She could not remain with us, as I had hoped, but had responsibilities at home that she felt better able to cope with now. She left, adding, "I have promises to keep — and many miles to go before I sleep."

These few experiences have been so uplifting that now, even though I never proselytize, many young people come to me for instruction in meditation. Recently a young man from Switzerland came to our home. He felt he was dying of rabies ("rabbits" he called it in broken English). I was so sure he did not have this disease that I suggested that he meditate with me and Anagarika that day, and he seemed pleased with the experience. Well, this young man came not only each evening, but also every morning at 5:30 a.m. bringing fresh flowers for the Buddha. He left, after three weeks of intensive meditation and instruction and reading of the Dhamma, well and happy and full of ideas to help suffering humanity.

There are, of course, many ideas I have omitted which are advanced procedures in insight meditation, the three stages which usually follow the concentration on breathing. These are body, feelings, perceptions and consciousness, ultimately expressing themselves in "the mind experiencing pure mind." I feel, however, that the reader can find these steps in many publications that have been released on this subject. If this booklet helps the beginner with just a little insight into the "way" and the "why" of meditation, this will be my happiness.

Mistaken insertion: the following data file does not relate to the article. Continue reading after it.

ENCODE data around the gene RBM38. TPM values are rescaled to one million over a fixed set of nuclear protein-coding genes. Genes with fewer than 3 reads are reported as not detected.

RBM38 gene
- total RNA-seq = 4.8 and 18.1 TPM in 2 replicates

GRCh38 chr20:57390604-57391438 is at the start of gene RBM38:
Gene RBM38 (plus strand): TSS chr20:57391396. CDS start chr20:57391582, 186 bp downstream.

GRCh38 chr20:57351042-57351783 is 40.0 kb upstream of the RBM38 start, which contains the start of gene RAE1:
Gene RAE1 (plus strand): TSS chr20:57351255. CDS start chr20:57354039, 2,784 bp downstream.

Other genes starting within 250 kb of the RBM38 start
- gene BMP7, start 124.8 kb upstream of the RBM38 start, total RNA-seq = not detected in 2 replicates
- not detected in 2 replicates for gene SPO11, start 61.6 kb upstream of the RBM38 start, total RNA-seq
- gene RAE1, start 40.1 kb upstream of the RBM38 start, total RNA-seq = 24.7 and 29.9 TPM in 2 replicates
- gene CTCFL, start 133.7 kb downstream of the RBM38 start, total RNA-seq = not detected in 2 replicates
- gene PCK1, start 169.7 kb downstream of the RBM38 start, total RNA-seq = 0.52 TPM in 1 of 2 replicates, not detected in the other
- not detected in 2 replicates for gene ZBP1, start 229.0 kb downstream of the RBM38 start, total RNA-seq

Apart from the fact that she "never proselytizes" there's the story of the "Buddhist lay brother" in the first paragraph: i.e. a person who needed him went looking for him.

Perhaps the best way to spread Buddhism is to cultivate it within yourself (?and make yourself available).

I've also seen "Dharma books" being spread: e.g. I have a book published by these people in Taiwan, which I found free of cost from a temple in Canada. Or in the same way that Gideon Bibles are famously found for free in hotel rooms, in some countries (Singapore) you find a Buddhist 'bible' in the hotel room.

Finally, I presume that what is said about Right Speech is applicable to talking about Dharma.